My undergradute degree was in Psychology and my Masters degree in Human Factors and Computer Science.  I studied for my PhD at Imperial College, London University in the areas of user interface design and colour science.

I am a Reader in Applied Psychology and have three strands of research – how to improve the work-related quality of life of employees, PhD student satisfaction and how to use colour to structure information in computer displays. Although these areas might sound unrelated - they are all concerned with applying psychology to the real world.

Since 2011 I have also been seconded for part of my time to be the Director of the University of Portsmouth Graduate School.

Research interests

My research is situated in the fields of Human Factors and Organisational Satisfaction.

My PhD investigated how colour coding can best be used in control rooms and other complex information displays. This is an aspect of Human Factors, also known as Ergonomics or Human-Computer Interaction.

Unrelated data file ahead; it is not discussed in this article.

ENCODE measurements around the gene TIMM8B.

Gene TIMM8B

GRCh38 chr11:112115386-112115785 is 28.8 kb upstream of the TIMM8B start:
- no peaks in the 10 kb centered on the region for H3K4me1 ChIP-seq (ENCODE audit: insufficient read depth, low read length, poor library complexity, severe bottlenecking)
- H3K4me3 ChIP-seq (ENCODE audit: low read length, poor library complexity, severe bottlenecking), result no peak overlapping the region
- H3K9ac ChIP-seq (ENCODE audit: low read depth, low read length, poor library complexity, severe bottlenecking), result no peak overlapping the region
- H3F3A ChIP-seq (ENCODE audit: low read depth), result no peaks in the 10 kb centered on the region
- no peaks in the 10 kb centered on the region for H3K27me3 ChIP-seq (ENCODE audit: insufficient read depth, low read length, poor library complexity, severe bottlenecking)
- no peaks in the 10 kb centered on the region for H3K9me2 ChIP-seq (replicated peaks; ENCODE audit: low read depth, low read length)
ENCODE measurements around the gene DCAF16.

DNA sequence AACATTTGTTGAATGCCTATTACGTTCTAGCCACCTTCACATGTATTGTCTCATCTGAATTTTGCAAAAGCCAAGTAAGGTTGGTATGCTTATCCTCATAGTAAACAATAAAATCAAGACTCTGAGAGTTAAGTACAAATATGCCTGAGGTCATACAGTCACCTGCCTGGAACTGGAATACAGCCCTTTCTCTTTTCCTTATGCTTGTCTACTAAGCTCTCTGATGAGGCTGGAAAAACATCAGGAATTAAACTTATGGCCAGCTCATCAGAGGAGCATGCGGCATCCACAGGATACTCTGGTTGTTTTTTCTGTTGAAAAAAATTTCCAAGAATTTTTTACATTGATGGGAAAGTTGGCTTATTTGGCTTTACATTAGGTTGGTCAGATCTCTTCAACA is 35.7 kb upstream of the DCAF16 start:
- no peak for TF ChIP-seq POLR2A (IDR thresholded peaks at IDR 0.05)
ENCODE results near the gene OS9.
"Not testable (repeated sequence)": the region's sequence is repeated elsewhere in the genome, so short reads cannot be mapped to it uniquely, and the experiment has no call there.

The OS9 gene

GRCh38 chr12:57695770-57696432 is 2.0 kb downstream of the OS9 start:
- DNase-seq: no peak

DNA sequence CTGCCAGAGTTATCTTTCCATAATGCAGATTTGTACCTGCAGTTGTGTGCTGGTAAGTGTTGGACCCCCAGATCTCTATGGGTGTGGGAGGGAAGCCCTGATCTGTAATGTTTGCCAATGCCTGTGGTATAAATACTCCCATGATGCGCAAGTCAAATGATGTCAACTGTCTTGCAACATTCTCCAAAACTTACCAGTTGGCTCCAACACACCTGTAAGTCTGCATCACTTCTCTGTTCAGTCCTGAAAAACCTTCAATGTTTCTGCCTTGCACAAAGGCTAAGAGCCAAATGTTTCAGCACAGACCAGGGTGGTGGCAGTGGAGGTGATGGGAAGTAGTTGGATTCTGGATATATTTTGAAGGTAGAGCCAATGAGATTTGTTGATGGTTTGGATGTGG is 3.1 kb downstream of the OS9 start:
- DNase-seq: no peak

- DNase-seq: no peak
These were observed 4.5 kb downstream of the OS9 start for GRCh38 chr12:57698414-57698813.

My current research focuses on the development of the Work-Related Quality of Life (WRQoL) scale which is a psychometric tool to measure Stress and the Quality of Working Life in employees. The scale has been translated in many languages and is used by organisations and researchers around the world (more information). I often work with these researchers and organisations to help them run large-scale WRQoL-based staff surveys and to design and implement other psychometric scales, which recently include those assessing the Wellbeing of Barristers and for National Numeracy.


PhD Research Supervision

I especially welcome enquiries and applications from students wishing to study a PhD with me in the areas of staff employee surveys, the Quality of Working Life and PhD student satisfaction.  My research areas are eligible for PhD scholarship funding through the South Coast DTP (applications open December to February each year).